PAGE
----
Delaney, J.R., Spiess, F.N., Solomon, S.C., Hessler, R., Karsten, J.L., Baross, J.A., Holcomb, R.T., Norton, D., McDuff, R.E., Sayles, F. , Whitehead Jr, J.,  Abbott, D., and Olsen, L. 1987. Scientific rationale for establishing long-term ocean bottom observatory/laboratory systems. In Marine Minerals (pp. 389-411). Springer Netherlands.


The oceanographic community is in a position scientifically and technologically to initiate programs leading to the installation of one or more permanently instrumented observatory/laboratory complexes on submarine spreading centers. The dynamic nature of these systems is well established. Yet, there has been no long term, inter-disciplinary effort focused on specific sites to document rates of change in system components, nor the interactions linking the physical, chemical, and biological processes involved. The ultimate goal of this natural laboratory approach would be to establish, then model, the temporal, and the spatial, co-variation among the active processes involved in generation and aging of 60 percent of the planetary surface. The technological and intellectual stimulation involved in successful implementation of natural seafloor laboratories will provide a new generation of dynamically-based, quantitatively testable models of ocean lithosphere genesis and of the biological and chemical consequences of its formation.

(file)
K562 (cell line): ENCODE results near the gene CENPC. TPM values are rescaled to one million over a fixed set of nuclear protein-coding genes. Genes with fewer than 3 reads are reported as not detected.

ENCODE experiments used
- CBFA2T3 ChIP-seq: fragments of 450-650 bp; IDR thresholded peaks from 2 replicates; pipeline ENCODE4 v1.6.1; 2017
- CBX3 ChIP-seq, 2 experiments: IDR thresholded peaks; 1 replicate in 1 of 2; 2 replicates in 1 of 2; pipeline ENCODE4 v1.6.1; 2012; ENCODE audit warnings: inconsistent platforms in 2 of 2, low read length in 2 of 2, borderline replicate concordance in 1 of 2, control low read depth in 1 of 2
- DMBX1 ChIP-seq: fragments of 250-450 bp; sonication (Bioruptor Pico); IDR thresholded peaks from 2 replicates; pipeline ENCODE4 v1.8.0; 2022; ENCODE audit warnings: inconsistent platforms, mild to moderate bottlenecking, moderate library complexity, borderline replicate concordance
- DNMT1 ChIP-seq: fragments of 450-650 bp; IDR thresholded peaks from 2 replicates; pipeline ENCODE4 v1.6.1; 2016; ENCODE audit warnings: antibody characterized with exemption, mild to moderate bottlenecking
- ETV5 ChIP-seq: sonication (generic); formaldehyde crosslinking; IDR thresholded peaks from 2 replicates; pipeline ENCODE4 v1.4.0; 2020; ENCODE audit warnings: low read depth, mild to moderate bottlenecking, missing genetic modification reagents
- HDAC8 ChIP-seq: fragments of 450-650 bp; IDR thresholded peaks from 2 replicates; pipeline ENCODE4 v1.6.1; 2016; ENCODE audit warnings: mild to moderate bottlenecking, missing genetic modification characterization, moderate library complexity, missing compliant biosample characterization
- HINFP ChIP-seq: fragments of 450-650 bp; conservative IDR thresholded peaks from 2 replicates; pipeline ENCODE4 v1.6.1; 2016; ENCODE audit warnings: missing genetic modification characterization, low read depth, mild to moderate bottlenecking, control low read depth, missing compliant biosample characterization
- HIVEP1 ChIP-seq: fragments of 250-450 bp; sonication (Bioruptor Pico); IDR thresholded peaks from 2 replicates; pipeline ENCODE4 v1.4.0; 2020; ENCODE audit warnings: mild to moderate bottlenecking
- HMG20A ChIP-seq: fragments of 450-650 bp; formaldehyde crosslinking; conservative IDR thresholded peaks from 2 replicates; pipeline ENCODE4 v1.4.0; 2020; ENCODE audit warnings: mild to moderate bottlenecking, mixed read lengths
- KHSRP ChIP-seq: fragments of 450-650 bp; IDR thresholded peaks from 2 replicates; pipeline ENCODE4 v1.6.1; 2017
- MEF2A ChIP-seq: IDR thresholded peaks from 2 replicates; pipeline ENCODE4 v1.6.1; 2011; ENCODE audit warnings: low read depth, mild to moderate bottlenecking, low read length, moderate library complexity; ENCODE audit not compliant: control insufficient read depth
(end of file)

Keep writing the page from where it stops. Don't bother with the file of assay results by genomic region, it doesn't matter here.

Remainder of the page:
The complex and interrelated magmatic, deformational, hydrothermal and biological processes operating at ridge crests span a broad range of time and space scales. Consequently, a wide variety of coordinated and synchronized measurements will be essential to permit integrated interpretation of important cause-and-effect relationships. A number of seafloor-, borehole-, and water column-mounted instrument arrays currently exist or may be readily adapted for use. Power requirements, data acquisition, and sensor development are among the components of system architecture which must be developed to provide maximum flexibility to individual investigators and optimal coordination with other participants. Ideally, intensive characterization efforts will be focused on the unit element of accretion, or the ridge segment scale (50–100 km), although a number of specific sub-systems may be studied in greater detail at smaller scales. In addition, integration of the time-series data into evolving numerical simulations of spreading center subsystems will be a powerful feedback component in the evolution of the field program.